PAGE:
Pew Finds Quality Issues Not the Only Cause of Drug Shortages


New research from Pew Charitable Trusts has found that quality issues are not the only factor that contribute to drug shortages.

Drug shortages present major clinical and operational challenges to healthcare facilities in the United States.

With more than 450 documented shortages over a 3-year period between 2011 and 2014—mostly in the area of sterile injectibles—thousands of patients received less-than-optimal care, and hospitals were forced to spend millions to find emergency alternatives to preferred treatments. And the problem, according to a report from the Government Accountability Office, may be getting worse.

Now, research from the Pew Charitable Trusts offers insights—from the perspective of pharmaceutical executives—as to why these shortages occur and potential solutions to prevent them from happening in the future. The 10 companies interviewed for the Pew report, released January 10, 2017, cited “market withdrawals”—in which companies decide to stop manufacturing specific products due to quality issues, the introduction of a competitive product, and/or declining profitability—as a major factor leading to shortages, along with problems in “supply-chain design” and “lack of accurate information” regarding future demand for specific products.

“Pew has worked for years on pharmaceutical manufacturing quality issues, and our research on drug shortages is an outgrowth of that work,” Elizabeth Jungman, Director, Public Health Programs, The Pew Charitable Trusts told Contagion®. “Quality issues are often cited as a primary contributor to shortages, but they are not the only forces at play. We undertook this research because the market dimensions and investments that influence shortages have not been as thoroughly explored. Reading the report may give clinicians a greater appreciation of the complex nature of drug shortages. As the report details, a wide variety of factors go into companies’ decisions about building capacity and redundancy into their production systems.”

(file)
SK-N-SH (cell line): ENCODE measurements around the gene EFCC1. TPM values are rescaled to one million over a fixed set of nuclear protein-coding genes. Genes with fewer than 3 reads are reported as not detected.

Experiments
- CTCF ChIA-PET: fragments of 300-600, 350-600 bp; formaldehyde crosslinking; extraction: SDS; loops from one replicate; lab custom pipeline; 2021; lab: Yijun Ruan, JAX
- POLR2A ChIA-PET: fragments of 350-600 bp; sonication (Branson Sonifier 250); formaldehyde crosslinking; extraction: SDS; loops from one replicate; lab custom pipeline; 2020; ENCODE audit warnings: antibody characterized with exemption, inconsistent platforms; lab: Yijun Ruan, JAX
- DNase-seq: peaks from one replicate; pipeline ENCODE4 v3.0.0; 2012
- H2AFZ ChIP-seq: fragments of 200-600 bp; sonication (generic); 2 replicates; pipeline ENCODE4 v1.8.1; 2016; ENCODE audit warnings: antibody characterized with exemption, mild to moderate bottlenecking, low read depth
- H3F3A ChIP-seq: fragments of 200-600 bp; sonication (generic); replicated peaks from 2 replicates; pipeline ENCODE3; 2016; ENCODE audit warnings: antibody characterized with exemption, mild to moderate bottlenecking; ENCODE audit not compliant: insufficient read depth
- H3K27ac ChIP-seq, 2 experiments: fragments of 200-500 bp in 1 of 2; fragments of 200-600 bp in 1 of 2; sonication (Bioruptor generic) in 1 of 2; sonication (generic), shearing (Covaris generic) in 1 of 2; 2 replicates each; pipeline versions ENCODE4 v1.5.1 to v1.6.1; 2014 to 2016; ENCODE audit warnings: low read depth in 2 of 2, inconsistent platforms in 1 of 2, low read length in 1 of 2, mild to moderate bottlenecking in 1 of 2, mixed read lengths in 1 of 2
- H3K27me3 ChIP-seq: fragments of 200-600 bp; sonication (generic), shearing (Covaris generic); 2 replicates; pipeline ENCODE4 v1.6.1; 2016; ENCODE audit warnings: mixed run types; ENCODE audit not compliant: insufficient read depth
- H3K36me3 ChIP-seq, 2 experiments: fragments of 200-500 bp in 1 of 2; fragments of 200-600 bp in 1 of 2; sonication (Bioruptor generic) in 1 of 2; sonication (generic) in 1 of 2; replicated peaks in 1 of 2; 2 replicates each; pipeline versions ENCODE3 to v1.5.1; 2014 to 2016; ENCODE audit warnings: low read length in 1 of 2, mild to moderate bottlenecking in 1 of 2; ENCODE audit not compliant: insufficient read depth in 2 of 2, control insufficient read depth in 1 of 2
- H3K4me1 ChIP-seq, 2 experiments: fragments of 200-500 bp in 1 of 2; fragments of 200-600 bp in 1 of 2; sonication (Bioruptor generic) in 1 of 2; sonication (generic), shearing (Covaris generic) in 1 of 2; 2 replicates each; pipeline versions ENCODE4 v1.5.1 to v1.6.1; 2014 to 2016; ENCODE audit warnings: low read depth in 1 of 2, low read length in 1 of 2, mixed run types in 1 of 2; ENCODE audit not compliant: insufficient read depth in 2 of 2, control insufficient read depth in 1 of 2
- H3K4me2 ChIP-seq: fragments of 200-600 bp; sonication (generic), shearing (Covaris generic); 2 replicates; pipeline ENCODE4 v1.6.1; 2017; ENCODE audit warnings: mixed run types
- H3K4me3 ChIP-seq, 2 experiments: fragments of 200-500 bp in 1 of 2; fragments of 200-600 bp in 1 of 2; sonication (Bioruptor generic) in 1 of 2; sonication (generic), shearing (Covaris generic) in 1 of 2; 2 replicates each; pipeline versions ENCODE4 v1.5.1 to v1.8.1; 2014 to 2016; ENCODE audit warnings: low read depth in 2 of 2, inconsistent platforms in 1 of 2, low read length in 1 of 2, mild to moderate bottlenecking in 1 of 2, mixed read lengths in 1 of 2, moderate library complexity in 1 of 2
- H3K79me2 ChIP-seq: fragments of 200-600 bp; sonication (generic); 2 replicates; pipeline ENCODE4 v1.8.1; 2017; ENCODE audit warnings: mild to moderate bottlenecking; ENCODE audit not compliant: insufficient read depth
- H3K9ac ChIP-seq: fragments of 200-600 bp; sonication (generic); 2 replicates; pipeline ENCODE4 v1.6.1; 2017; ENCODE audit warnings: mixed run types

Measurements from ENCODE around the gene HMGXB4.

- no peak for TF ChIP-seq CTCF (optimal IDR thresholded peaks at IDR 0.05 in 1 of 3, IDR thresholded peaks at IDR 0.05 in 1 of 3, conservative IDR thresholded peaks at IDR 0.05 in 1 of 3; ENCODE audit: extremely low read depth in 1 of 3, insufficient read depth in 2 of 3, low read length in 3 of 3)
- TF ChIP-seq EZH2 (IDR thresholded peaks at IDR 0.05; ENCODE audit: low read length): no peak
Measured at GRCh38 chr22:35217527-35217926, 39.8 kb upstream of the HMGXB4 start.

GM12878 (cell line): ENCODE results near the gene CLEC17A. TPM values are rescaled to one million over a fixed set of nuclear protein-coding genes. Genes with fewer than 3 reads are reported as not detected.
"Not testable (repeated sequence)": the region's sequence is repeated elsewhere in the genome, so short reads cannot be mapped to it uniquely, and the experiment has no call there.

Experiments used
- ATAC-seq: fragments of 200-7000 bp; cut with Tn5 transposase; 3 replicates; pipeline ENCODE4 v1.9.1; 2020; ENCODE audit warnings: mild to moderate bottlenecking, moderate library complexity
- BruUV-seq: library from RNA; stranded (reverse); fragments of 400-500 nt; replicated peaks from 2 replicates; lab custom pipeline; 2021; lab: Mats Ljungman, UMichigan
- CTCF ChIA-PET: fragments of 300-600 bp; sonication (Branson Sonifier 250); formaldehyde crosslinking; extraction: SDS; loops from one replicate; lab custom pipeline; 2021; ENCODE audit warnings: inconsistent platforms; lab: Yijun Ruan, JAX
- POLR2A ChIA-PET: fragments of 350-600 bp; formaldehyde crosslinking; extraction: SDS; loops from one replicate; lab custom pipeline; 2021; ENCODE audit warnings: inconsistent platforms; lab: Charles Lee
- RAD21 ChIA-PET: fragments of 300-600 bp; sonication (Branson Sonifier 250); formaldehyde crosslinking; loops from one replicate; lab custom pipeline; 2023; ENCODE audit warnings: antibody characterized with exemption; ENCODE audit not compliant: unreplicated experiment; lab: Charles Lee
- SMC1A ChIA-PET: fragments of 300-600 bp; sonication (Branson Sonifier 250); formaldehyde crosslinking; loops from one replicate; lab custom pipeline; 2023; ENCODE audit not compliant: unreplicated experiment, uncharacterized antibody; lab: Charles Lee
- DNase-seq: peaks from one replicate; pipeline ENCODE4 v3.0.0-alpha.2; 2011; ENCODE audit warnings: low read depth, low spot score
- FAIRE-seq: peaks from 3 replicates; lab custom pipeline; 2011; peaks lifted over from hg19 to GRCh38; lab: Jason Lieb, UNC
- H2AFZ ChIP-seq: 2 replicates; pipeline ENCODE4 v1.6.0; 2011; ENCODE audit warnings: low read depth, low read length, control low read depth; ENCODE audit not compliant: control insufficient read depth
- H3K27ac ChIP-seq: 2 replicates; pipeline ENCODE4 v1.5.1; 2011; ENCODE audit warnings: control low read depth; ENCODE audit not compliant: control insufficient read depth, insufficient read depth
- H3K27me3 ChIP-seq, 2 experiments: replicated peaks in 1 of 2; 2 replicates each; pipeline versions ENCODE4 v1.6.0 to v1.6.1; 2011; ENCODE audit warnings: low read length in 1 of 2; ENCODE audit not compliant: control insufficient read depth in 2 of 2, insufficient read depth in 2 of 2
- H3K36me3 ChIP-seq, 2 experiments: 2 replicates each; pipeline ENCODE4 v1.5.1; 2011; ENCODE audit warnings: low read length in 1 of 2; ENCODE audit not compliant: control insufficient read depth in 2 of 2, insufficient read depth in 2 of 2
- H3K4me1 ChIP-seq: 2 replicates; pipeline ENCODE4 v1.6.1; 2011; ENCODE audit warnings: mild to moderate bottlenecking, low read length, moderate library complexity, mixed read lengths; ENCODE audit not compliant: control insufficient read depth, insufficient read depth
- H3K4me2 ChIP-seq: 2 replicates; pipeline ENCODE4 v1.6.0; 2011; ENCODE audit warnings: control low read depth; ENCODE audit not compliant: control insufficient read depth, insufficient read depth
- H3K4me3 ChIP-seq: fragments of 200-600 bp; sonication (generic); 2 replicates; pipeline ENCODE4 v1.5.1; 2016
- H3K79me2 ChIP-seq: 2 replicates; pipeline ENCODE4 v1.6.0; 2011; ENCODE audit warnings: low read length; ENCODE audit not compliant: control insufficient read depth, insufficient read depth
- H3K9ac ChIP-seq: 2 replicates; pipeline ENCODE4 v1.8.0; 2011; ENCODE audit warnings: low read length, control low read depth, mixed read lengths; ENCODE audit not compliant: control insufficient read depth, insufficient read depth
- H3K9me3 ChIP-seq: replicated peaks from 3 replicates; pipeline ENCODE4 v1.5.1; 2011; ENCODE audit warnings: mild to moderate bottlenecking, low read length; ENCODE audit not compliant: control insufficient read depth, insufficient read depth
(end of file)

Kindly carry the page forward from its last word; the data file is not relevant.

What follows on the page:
According to Ms. Jungman, although the US Food and Drug Administration (FDA) Safety and Innovation Act of 2012 “strengthened FDA’s ability to respond to and resolve drug shortages… [and] improved the situation, drug shortages continue to affect the ability of patients to access essential medicines.” Notably, the companies interviewed told Pew that improvements were needed in manufacturer “supply chains” and in planning for estimated product demand that coordinated sales, inventory management, and production. Several companies reported that they had expanded manufacturing capacity for certain products—based on manufacturing complexity, profit margin, and the hazards associated with a potential shortage (eg, poor patient outcomes)—but that “not all products received the same level of manufacturing redundancies.” They cited a lack of information on future demand—“especially [for] low-volume, low-margin products” for which they were reluctant to increase capacity due to possible poor return on investment—as a significant problem in this area, and suggested that they “needed incentives, either in the form of guaranteed-volume contracts or the ability to retain contracts,” to protect them financially when making investments into manufacturing capacity.

The companies interviewed also indicated that “regulatory challenges”—particularly for older (read: less profitable) products—served as a disincentive to invest. Older drug products, of course, lose their patent exclusivity, allowing generics to enter the market and reduce returns for manufacturers.

“In general, the report confirms and details that while quality issues are important, understanding the factors driving drug shortages requires understanding a host of other complex and interrelated issues,” said Ms. Jungman. For example, she added, “the companies noted that even the existence of multiple suppliers does not negate the potential of a shortage, since each manufacturer could experience difficulties in ramping up operations when a competitor withdrew from the market, [and that they] may be less likely to invest in redundancies such as dual sourcing and backup manufacturing if there are multiple replacements on the market.”

Brian P. Dunleavy is a medical writer and editor based in New York. His work has appeared in numerous healthcare-related publications. He is the former editor of Infectious Disease Special Edition.

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